Tasawwur will always maintain a focus on diversity and inclusion.
We will continue to locate our work at the intersections of different kinds of privileges and marginalisations: gender, caste, class, religion, disability etc.
Our program outreach will be targeted to cut across different demographic groups, ensuring the greatest possible diversity of teenagers within our program
As we grow as an organisation, we will make a conscious effort to include people from different classes, castes, genders, sexual orientations, religious communities, and people with disabilities in our team.
We will strive to bring in resource people representing different marginalised identities to work on those specific issues, and also onto our advisory board for curriculum.
Tasawwur will always be a space that trusts, respects and believes in teenagers and includes them in important decision-making
Right from the information sessions during recruitment and throughout the program cycle, we will actively engage our teenaged participants in conversations about the issues that matter most to them, ensuring that our curriculum framework is flexible enough to adapt to their concerns and needs.
In our internal and external communication, we will strive always to speak to and about teenagers with love, trust, and respect.
The program will include a component of youth leadership, and we will move towards greater involvement of the youth leadership team in curricular and programmatic decisions.
We will not fall into the common trap of trying to “fix” or “save” teenagers, seeking instead to empower them to take care of themselves and each other.
Tasawwur will always focus on creating meaningful, supportive relationships across differences
We recognise that while our participants have us for a year or two, they potentially have each other for life. Therefore, our program will always strive towards creating meaningful relationships across diversity, from which our teenagers can draw support and learning for many years to come.
We recognise that, just as teenagers often experience an absence of meaningful relationships across boundaries of gender, caste, class, religion, disability, etc., they also seldom have access to meaningful relationships with adults outside the family. Our facilitators will strive to create loving and respectful relationships with the teenaged participants, being present as trustworthy friends, while also drawing clear boundaries where necessary.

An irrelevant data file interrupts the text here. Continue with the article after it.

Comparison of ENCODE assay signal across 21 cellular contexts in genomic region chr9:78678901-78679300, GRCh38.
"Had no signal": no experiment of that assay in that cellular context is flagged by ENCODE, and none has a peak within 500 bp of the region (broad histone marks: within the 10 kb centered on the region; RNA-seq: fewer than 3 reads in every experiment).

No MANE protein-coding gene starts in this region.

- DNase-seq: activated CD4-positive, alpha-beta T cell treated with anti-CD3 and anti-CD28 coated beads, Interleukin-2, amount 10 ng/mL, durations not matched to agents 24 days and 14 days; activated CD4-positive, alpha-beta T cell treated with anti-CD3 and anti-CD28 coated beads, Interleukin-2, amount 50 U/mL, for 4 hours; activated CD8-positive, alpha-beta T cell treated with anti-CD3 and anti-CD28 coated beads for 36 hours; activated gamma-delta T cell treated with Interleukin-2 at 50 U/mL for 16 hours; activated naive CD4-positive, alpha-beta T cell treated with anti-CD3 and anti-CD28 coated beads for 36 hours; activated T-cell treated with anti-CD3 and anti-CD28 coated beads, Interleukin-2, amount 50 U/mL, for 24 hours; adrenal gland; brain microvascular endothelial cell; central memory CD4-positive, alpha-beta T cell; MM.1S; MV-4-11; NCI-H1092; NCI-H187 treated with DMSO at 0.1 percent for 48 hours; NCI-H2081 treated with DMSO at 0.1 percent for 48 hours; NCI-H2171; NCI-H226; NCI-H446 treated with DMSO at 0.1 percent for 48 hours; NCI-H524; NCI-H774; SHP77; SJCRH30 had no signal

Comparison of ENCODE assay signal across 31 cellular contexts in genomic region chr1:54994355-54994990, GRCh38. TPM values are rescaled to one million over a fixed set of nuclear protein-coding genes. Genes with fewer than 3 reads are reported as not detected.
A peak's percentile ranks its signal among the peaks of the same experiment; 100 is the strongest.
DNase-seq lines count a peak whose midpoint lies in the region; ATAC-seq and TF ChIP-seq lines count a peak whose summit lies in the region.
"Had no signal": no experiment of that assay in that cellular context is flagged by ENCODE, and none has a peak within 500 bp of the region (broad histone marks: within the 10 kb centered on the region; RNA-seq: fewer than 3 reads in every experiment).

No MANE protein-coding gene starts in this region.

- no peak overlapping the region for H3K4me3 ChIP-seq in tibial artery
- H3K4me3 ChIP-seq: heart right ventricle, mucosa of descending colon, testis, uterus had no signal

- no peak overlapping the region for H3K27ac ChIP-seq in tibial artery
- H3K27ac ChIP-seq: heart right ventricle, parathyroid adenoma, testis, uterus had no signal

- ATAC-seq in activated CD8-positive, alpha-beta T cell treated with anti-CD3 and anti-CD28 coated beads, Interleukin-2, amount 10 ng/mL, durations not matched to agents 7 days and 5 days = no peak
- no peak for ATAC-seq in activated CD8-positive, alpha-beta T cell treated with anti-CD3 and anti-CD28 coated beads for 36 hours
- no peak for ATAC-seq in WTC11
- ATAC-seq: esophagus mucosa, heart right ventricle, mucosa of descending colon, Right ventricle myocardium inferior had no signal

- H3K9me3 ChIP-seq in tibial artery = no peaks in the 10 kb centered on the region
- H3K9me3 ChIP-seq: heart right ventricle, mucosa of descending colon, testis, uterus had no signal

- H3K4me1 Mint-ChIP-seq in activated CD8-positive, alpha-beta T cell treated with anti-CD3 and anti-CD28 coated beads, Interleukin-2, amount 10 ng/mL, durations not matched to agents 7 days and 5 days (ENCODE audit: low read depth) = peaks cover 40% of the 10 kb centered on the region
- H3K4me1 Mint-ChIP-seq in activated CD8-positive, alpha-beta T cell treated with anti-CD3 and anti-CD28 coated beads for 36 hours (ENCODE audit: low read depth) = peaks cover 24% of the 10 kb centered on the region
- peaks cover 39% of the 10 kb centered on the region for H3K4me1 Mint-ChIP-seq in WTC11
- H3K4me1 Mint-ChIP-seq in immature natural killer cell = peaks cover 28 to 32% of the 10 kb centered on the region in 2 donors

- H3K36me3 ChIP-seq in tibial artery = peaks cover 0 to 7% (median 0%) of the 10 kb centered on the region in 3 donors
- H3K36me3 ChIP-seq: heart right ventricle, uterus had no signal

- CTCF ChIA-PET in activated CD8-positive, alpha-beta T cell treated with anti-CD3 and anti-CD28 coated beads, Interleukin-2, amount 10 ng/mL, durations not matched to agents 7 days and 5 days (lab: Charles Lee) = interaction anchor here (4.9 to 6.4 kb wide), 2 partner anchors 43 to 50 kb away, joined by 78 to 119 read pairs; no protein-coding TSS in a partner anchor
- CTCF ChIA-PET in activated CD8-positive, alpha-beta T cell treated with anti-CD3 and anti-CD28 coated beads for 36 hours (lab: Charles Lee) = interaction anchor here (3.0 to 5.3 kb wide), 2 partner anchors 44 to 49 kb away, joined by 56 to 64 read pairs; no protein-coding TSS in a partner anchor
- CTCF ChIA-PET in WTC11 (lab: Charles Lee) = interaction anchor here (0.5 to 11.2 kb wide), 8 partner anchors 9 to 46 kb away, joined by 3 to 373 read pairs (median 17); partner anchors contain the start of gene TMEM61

Our focus on warm and respectful relationships must extend beyond our participants alone; internally, the Tasawwur team will always strive for mutual understanding, trust, friendship, and support.
Tasawwur will strive always to be a safe space for dialogue, where participants and team members alike feel able to communicate honestly and openly.
Within our program, we will work at ensuring we create safe spaces for dialogue, particularly in the first month of the program cycle when much of the culture of the space is established.
In order for spaces to continue to feel safe, it is critical that not only the participants but also the facilitators respect the first agreement around confidentiality. Facilitators will be careful not to share private information about participants with other team members, partners, parents, or teachers, except in rare cases where doing so is necessary for the well-being of the participants (such as when we fear a participant might try to harm themselves or someone else).
The Tasawwur team meetings should become models of safe spaces for dialogue, where everyone is able to share their opinions and experiences without fear of censure or judgment.
Tasawwur will always place a high priority on collaboration
Tasawwur acknowledges that we are not experts on the different needs and challenges of a diverse group of participants, and we will strive to maintain our original culture of collaboration and support with individuals and organisations that are subject area experts on caste, gender, disability, etc.
We also recognise that teenagers are not isolated from parents, teachers, and other stakeholders in their lives. Therefore, even as our focus is on working with teenagers themselves, we see ourselves as one among many collaborators who are supporting them in building healthy, meaningful, proactive lives. To this end, we will strive to stay in conversation with other stakeholders in their lives
Tasawwur will locate itself in conversation with social justice movements in South Asia.
Tasawwur would like to maintain a deep grounding in larger social justice movements across India and South Asia, such as the feminist movement, the Dalit movement, the queer movement, etc., focusing always on solidarity rather than splintering. While we may not actively be involved with each of these movements, we will seek to locate ourselves in this politics of social justice, and to incorporate learnings from these movements into our curriculum and facilitation work.
Tasawwur strives to build its structures and policies in accordance with principles of feminism, such as: non-hierarchy, listening to voices from marginalised communities, respect for intellectual constructs as well as lived experiences, safe spaces for sharing both ideas and emotions, and a focus on solidarity and the power of collectives.
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